Trump ready to hit all Chinese imports with tariffs

Daniel Fowler
July 20, 2018

China has retaliated with duties of its own, hitting USA imports of soybeans and pork.

Global markets are falling late on Friday morning after US President Donald Trump threatened to levy new tariffs on more than $500 billion of goods from China. "We have been ripped off by China for a long time". "As usual, not a level playing field", Mr Trump said.

Mr Trump's comments come before the most recent round of USA tariffs has had time to take effect.

"I don't like all of this work that we're putting into the economy and then I see rates going up", he said.

He added, "No one in the administration has said anything to me that really gives me concern on this front".

The rhetoric marks ramps up the U.S-China trade war another step, though each country has issued just $34 billion in tariffs so far.

"I'm not thrilled", he told CNBC's Joe Kernen.

The Fed has raised rates five times since Trump took office in January 2017, and has penciled in two more hikes for this year. Erdogan has clashed with his central bank, asserting his notion that higher interest rates feed inflation rather than restraining price rises.

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Feroli also noted that the easiest way for Trump to bend the Fed to his political will would be to fill the Federal Reserve Board of Governors with members that agreed with a low interest rate policy or were personally connected to the president.

U.S. companies may find themselves less able to compete globally as import tariffs contribute to rising input costs, forcing them to raise prices or lower their profit margins.

Dow futures which had already been pointing modestly lower slid sharply after the comments were aired by CNBC early Friday, indicating triple-digit losses when the market opens.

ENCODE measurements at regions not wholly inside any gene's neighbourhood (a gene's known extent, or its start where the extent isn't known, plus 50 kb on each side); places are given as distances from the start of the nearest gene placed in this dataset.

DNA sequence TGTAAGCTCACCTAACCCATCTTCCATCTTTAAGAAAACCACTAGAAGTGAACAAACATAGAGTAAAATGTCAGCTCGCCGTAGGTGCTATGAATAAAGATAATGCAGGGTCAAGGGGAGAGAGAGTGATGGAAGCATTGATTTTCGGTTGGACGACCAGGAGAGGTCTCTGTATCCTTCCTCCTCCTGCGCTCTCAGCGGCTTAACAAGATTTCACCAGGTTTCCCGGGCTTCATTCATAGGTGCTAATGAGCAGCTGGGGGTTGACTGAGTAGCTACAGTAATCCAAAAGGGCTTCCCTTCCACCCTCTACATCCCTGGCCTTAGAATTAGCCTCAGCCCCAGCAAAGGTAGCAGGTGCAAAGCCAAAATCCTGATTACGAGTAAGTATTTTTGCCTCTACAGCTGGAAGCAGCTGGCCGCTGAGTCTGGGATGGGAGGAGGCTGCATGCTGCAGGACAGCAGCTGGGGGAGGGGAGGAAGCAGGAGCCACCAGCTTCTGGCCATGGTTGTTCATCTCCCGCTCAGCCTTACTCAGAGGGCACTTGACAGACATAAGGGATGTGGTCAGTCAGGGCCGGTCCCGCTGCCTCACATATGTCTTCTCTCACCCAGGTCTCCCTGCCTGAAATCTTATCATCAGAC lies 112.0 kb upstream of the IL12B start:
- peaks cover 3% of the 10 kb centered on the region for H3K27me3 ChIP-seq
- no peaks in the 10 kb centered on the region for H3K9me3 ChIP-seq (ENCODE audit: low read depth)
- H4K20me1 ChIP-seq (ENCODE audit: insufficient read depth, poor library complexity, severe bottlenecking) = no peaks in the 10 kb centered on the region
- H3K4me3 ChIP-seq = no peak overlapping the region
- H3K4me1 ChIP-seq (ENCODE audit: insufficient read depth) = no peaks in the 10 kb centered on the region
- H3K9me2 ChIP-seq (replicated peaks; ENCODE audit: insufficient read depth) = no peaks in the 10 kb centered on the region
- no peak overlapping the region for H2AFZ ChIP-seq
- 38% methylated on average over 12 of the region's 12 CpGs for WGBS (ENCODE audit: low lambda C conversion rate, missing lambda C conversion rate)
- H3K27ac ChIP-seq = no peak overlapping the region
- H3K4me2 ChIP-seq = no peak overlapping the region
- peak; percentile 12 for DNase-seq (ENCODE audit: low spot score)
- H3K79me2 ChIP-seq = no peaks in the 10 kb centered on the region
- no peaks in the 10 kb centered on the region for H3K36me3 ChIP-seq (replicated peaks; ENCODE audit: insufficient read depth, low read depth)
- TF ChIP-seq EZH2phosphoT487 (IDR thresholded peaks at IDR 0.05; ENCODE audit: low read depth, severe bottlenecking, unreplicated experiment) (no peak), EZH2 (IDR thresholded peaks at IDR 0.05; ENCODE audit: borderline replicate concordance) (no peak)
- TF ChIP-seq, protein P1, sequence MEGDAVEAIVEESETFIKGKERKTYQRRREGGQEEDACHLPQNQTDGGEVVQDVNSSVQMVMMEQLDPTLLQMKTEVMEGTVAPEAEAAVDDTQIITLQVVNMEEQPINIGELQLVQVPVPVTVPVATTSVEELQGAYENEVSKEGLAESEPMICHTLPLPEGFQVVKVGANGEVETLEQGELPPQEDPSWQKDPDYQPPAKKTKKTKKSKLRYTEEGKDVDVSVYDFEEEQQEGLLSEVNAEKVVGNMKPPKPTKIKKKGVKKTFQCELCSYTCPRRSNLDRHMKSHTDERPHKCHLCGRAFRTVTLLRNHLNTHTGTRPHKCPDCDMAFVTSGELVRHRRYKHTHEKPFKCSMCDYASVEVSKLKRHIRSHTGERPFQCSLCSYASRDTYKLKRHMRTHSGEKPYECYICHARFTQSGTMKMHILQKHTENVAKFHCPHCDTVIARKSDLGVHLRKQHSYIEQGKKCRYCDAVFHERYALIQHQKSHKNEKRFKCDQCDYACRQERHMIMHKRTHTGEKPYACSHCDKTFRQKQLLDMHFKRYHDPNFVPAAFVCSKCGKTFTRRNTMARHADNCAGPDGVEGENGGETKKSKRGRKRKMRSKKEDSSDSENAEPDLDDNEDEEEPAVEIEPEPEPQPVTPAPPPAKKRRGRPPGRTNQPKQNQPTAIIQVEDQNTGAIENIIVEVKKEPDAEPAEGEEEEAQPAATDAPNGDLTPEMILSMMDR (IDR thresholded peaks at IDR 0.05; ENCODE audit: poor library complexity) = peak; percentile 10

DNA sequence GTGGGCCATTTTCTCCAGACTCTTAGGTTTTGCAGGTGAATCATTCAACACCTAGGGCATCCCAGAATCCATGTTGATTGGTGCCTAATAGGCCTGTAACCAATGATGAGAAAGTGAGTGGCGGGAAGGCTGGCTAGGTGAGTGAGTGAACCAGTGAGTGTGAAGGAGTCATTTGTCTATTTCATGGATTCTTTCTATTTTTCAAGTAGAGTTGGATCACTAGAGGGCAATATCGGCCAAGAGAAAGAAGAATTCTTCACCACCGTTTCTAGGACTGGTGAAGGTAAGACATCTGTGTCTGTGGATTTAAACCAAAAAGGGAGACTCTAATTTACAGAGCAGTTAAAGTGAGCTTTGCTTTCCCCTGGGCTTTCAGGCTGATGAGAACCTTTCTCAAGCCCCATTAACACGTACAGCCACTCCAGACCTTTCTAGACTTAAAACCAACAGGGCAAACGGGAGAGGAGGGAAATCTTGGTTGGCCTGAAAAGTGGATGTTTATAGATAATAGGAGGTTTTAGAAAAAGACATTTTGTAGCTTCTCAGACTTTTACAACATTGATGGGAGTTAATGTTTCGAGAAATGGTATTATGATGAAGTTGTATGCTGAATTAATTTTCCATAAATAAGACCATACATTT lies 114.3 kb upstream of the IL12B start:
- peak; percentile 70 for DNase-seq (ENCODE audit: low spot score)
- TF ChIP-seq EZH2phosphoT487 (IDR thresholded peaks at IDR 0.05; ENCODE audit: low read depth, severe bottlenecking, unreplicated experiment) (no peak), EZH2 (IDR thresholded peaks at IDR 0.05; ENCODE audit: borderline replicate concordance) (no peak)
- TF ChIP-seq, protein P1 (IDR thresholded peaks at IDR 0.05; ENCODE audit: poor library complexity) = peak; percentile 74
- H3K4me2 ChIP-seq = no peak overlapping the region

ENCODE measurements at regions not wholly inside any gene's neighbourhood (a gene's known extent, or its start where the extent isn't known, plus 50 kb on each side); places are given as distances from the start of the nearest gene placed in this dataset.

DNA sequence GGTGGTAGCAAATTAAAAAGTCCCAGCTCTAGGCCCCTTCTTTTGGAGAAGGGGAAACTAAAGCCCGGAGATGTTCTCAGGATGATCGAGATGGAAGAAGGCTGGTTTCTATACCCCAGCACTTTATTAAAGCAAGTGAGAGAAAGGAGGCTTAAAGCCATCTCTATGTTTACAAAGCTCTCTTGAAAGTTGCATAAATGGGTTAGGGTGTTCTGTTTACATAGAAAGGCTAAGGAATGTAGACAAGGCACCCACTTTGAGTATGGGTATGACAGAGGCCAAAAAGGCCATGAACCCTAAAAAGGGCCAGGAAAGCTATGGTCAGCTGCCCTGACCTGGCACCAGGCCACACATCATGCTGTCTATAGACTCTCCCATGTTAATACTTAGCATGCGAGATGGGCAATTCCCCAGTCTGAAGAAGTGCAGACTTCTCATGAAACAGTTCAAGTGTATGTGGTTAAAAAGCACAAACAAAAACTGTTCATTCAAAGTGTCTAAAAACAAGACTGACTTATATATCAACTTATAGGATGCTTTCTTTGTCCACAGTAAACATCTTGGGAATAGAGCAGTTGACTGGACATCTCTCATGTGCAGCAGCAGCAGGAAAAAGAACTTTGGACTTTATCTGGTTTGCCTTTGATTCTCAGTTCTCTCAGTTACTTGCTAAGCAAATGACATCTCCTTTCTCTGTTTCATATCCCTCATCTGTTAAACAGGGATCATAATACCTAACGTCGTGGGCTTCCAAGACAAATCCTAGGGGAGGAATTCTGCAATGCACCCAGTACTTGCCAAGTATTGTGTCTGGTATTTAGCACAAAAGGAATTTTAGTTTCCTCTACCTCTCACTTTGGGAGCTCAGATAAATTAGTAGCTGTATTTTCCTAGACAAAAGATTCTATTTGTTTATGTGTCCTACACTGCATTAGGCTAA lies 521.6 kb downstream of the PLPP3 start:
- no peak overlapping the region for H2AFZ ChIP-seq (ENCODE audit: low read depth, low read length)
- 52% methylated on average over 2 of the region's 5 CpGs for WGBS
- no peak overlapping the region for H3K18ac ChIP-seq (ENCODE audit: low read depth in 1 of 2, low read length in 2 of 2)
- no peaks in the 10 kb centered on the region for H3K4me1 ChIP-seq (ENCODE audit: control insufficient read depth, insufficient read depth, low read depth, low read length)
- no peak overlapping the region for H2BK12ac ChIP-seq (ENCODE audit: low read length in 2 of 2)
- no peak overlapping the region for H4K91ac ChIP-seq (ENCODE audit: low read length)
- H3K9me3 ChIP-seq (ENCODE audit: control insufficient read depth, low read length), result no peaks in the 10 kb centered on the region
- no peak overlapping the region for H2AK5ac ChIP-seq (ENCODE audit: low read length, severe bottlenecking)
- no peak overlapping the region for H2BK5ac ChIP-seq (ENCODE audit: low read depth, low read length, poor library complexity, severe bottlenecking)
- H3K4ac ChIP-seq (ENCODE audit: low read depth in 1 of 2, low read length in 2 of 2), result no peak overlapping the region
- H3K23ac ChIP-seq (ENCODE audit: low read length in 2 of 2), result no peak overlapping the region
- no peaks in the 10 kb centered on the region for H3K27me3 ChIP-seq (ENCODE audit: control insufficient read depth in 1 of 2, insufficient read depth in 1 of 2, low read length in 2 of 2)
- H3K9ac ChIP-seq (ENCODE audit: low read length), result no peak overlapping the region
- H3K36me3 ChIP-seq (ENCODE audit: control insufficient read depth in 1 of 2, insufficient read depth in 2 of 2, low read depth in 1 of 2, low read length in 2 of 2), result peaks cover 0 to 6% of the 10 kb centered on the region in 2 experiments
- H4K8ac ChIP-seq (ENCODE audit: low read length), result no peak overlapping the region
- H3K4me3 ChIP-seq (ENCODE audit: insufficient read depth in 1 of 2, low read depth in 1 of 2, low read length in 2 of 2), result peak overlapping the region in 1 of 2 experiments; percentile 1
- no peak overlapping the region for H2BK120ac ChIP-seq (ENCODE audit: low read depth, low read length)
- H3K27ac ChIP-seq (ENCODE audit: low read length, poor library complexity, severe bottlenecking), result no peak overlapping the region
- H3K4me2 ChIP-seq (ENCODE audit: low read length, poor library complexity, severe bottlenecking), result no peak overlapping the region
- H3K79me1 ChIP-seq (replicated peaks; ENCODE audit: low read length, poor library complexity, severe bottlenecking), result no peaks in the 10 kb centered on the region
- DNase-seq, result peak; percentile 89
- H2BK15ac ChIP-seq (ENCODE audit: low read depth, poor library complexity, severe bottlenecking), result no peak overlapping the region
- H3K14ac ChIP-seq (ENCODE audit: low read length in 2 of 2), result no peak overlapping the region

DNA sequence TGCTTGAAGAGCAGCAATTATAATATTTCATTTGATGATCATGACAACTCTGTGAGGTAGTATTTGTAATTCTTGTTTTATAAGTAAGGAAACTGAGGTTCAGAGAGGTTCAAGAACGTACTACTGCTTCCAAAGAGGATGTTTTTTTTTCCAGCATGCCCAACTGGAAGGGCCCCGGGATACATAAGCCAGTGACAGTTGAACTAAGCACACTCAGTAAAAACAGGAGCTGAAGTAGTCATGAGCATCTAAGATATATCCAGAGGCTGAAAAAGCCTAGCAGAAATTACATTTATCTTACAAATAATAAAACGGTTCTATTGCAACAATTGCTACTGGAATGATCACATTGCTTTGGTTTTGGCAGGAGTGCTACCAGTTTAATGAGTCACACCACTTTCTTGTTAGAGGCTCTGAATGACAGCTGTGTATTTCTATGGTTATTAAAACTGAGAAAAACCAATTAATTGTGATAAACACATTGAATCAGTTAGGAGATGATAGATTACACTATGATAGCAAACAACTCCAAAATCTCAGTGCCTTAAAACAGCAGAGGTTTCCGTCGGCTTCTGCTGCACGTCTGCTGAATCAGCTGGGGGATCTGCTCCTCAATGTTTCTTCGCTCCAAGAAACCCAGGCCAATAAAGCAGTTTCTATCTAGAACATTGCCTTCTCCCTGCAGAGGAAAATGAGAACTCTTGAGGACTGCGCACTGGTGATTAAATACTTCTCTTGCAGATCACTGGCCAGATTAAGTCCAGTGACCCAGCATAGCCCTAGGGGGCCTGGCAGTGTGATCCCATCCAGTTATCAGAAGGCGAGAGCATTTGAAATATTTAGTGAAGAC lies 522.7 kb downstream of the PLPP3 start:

In the meantime, currency traders may need to pay closer attention to the president's Twitter feed. He also called Jerome Powell, whom Trump nominated to lead the Fed, a "very good man".

Since the Clinton administration, the nation's chief executives have declined to comment on Fed actions, out of respect for the independence of the institution, and to avoid any hint of political influence over the nation's money supply. But while the Federal Reserve's current benchmark rate is less than half of China's, the Fed is in the middle of steadily ratcheting its lending rate higher.

"I don't want them to be scared", he told CNBC.

The comment breaks with a long-standing tradition of USA presidents not commenting on central-bank policy. But JPMorgan economist Michael Feroli advanced an interesting alternate theory: Trump's comments may inspire the Fed to go the other direction. China imports only $129.9 billion of United States goods, which leaves it little room for a tit-for-tat response. The Fed has been carefully and gradually raising rates over the past several years to keep inflation in check and to prevent the economy from overheating.

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